A: The best tactic is to heavily drench the root zone of the new plants – never water the foliage. Plants do not take in moisture through their foliage and constantly wet leaves are susceptible to bacterial and fungal diseases.
A heavy watering (mixed with periods of drying out) will promote healthy roots that grow down to follow the water as it drains. In the process, root systems grow longer, deeper and stronger which makes them better able to withstand extreme weather conditions like drought and cold temperatures. Watering too frequently with small amounts of water promotes shallow root growth which leaves them susceptible to those extreme water conditions. A good watering would be comparable to 1″ of rain.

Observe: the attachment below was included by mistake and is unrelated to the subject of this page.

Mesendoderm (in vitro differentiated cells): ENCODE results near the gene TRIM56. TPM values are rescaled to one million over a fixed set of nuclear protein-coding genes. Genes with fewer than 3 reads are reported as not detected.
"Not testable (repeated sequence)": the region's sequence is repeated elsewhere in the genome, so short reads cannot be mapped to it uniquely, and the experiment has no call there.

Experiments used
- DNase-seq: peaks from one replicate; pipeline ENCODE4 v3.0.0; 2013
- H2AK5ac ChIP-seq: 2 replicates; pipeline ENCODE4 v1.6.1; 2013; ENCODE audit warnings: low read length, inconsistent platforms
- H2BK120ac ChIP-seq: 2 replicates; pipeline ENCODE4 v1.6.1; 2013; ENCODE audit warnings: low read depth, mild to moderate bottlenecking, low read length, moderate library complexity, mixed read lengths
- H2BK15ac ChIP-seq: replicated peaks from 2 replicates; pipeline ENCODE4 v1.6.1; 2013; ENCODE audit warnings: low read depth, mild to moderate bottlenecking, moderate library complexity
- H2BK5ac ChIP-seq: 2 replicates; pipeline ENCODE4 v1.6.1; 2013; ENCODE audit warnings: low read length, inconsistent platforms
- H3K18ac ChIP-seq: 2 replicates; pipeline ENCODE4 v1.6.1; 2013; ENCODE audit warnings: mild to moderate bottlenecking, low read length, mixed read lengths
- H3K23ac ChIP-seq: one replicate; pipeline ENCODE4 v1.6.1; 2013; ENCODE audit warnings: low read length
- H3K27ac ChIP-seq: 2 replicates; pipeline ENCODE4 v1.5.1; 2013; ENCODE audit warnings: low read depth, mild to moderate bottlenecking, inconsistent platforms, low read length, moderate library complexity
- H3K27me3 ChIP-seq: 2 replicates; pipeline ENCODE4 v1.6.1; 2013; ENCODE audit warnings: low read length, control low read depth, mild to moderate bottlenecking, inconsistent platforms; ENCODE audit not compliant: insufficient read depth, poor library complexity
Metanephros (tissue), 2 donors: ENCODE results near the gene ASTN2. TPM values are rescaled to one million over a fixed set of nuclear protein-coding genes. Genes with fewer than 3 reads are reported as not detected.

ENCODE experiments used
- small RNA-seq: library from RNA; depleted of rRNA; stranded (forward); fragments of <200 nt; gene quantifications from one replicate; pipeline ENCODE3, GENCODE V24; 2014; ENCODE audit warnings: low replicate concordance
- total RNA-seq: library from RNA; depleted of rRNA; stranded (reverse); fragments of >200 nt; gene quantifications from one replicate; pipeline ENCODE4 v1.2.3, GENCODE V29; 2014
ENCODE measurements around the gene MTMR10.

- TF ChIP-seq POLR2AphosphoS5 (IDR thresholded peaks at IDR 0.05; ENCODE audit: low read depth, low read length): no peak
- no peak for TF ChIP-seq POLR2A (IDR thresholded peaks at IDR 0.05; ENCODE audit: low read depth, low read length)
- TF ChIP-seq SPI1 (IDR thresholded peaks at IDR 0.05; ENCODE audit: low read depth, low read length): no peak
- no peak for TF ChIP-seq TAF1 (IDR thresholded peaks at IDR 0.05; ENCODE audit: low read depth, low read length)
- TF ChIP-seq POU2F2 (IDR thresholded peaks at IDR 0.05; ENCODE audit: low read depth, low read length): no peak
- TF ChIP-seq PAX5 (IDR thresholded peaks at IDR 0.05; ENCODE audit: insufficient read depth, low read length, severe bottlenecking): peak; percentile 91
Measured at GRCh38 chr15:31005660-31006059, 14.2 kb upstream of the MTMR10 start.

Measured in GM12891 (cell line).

For most areas, hand watering with a garden hose works best. However, larger planting beds and longer rows of hedging plants like arborvitaes may be impractical to water by hand. For those, we recommend soaker hoses that slowly release water to the roots with very little runoff.